christine tacon

Government plans to extend the role of the Groceries Code Adjudicator Christine Tacon look set to be put back by months or even years, sources have told The Grocer.

Last week, business minister Margot James answered a written question in the House of Commons by saying the government would publish its statutory review of the Adjudicator’s role “in the spring”.

However, there was no timescale mentioned for a separate report by the Department for Business, Energy and Industrial Strategy (BEIS) following a call for evidence into a possible extension of Tacon’s powers, which ran alongside the statutory review.

The call for evidence, following promises first made by former PM David Cameron that he would look to extend the Adjudicator’s remit, met with many calls from groups for Tacon’s brief to be widened.

In its response, the NFU said Tacon had “changed the culture and behaviour” of the top 10 retailers and should be allowed to use her “teeth” to tackle more retailers and suppliers.

The union also called for the Adjudicator to be given extra powers to protect primary producers.

However, the idea of expanding the GCA remit to cover thousands of suppliers met with a hugely mixed response elsewhere. There was opposition from organisations including the BRC, which told BEIS trying to “bolt on” extra powers would be a departure from the principles of the GCA, which it said was set up to protect consumers, not suppliers.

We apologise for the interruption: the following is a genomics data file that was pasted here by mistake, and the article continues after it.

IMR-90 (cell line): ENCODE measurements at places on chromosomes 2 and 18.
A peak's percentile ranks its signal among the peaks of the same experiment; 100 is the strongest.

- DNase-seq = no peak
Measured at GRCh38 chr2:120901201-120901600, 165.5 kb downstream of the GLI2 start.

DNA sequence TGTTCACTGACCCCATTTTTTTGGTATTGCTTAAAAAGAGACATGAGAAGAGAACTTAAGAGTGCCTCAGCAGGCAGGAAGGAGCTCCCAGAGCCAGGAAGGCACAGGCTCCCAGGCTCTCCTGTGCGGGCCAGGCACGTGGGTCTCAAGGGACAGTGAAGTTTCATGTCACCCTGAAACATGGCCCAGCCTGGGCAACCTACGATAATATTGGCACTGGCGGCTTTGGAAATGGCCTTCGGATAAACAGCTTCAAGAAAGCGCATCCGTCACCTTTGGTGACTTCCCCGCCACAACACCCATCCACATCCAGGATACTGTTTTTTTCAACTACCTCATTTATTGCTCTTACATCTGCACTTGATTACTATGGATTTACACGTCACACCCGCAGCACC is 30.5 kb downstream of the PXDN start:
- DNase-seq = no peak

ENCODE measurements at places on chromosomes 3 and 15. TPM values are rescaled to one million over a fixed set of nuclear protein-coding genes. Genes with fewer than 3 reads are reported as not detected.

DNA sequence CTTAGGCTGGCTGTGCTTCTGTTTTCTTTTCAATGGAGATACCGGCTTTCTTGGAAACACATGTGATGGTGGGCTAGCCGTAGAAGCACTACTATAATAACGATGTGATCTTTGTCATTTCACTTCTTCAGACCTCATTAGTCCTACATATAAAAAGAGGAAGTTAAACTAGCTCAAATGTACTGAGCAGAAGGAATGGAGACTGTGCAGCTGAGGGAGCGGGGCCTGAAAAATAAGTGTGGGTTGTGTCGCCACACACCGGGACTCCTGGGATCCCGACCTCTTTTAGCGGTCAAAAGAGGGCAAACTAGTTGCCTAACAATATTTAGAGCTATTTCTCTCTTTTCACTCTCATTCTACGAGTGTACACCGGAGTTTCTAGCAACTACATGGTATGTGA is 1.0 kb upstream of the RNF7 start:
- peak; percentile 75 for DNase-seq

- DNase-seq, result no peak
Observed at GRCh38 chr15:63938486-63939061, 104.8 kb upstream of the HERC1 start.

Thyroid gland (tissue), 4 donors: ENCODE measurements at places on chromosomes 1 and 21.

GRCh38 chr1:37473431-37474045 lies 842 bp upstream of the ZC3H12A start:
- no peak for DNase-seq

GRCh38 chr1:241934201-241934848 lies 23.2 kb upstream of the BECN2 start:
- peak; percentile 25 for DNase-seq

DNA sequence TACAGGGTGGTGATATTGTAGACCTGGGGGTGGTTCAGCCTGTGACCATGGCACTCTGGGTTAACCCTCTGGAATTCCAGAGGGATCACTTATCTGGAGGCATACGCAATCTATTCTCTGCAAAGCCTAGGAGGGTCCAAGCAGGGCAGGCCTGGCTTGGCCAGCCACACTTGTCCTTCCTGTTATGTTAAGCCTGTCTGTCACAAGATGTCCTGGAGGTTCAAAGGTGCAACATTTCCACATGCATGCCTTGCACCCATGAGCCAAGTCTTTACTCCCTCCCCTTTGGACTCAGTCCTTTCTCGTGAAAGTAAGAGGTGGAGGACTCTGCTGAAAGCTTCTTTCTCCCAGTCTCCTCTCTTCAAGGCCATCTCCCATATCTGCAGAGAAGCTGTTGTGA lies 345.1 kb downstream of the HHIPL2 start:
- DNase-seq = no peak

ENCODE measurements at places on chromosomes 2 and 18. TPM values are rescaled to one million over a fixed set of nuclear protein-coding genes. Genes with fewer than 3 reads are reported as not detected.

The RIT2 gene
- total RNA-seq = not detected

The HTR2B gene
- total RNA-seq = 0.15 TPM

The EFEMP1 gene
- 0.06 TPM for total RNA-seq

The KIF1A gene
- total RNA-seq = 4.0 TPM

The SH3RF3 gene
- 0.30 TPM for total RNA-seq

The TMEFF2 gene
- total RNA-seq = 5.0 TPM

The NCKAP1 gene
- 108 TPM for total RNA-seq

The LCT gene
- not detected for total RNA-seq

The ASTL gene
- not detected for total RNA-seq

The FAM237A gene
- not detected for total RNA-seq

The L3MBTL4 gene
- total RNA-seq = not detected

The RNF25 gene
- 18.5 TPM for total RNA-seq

The BRC also warned supermarkets, who finance the Adjudicator’s role via a yearly levy, would not be prepared to extend their funding to cover thousands of further suppliers.

Other organisations, including the PTF, also opposed the move, warning of huge complications.

This week, a source close to the consultation said plans for a widespread overhaul of the role were now not likely to take place for months, if not years. Even if the government did decide to go ahead, the extended powers were likely to have to be preceded by a new Competition & Markets Authority investigation and/or primary legislation.

“There is a recognition privately, even from those bodies which have been calling for the Adjudicator to cover producers, that this is not going to happen any time soon,” said the source. “In fact they realise any change, if it happens, is going to be years away.”

Some organisations called for the GCA to cover wholesale giants such as Booker - subject of merger talks with Tesco - and other retailers with turnover of less than the current cut-off of £1bn.

Responding to the question from Ian Murray, Labour MP for Edinburgh South, James said: “The public consultation for the Statutory Review of the Groceries Code Adjudicator (GCA) ran from 18 October 2016 to 10 January 2017, alongside a public call for evidence on the GCA’s remit.

“The government is now considering the responses received. The government response on the Statutory Review element is expected to be published in spring 2017.”